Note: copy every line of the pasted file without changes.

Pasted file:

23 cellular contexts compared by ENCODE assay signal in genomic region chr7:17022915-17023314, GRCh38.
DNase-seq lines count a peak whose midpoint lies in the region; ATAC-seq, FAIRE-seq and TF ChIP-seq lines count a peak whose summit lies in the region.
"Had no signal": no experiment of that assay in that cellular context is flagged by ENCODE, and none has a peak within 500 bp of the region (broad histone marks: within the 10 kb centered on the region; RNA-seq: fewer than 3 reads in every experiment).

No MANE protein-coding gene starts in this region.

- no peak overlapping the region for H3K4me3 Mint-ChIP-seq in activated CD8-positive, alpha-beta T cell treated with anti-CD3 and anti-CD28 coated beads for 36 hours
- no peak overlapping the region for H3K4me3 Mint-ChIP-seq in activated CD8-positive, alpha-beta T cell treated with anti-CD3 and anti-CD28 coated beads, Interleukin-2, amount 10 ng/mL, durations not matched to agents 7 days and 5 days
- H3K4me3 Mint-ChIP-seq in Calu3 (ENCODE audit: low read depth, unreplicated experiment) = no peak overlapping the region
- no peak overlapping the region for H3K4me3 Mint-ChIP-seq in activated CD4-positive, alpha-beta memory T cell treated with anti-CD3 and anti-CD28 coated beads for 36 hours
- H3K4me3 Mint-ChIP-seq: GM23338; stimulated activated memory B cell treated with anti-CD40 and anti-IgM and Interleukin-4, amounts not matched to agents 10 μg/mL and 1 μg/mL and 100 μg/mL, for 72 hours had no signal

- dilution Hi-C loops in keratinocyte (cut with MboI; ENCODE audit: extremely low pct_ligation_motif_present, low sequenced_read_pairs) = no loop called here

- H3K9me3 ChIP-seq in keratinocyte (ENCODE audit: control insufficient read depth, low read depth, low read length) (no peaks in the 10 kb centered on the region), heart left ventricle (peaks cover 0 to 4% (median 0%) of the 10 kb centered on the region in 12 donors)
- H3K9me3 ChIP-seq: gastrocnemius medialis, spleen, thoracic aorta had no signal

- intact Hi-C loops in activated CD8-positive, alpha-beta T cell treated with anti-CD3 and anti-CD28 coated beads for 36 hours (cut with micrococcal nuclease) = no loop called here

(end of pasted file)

23 cellular contexts compared by ENCODE assay signal in genomic region chr7:17022915-17023314, GRCh38.
DNase-seq lines count a peak whose midpoint lies in the region; ATAC-seq, FAIRE-seq and TF ChIP-seq lines count a peak whose summit lies in the region.
"Had no signal": no experiment of that assay in that cellular context is flagged by ENCODE, and none has a peak within 500 bp of the region (broad histone marks: within the 10 kb centered on the region; RNA-seq: fewer than 3 reads in every experiment).

No MANE protein-coding gene starts in this region.

- no peak overlapping the region for H3K4me3 Mint-ChIP-seq in activated CD8-positive, alpha-beta T cell treated with anti-CD3 and anti-CD28 coated beads for 36 hours
- no peak overlapping the region for H3K4me3 Mint-ChIP-seq in activated CD8-positive, alpha-beta T cell treated with anti-CD3 and anti-CD28 coated beads, Interleukin-2, amount 10 ng/mL, durations not matched to agents 7 days and 5 days
- H3K4me3 Mint-ChIP-seq in Calu3 (ENCODE audit: low read depth, unreplicated experiment) = no peak overlapping the region
- no peak overlapping the region for H3K4me3 Mint-ChIP-seq in activated CD4-positive, alpha-beta memory T cell treated with anti-CD3 and anti-CD28 coated beads for 36 hours
- H3K4me3 Mint-ChIP-seq: GM23338; stimulated activated memory B cell treated with anti-CD40 and anti-IgM and Interleukin-4, amounts not matched to agents 10 μg/mL and 1 μg/mL and 100 μg/mL, for 72 hours had no signal

- dilution Hi-C loops in keratinocyte (cut with MboI; ENCODE audit: extremely low pct_ligation_motif_present, low sequenced_read_pairs) = no loop called here

- H3K9me3 ChIP-seq in keratinocyte (ENCODE audit: control insufficient read depth, low read depth, low read length) (no peaks in the 10 kb centered on the region), heart left ventricle (peaks cover 0 to 4% (median 0%) of the 10 kb centered on the region in 12 donors)
- H3K9me3 ChIP-seq: gastrocnemius medialis, spleen, thoracic aorta had no signal

- intact Hi-C loops in activated CD8-positive, alpha-beta T cell treated with anti-CD3 and anti-CD28 coated beads for 36 hours (cut with micrococcal nuclease) = no loop called here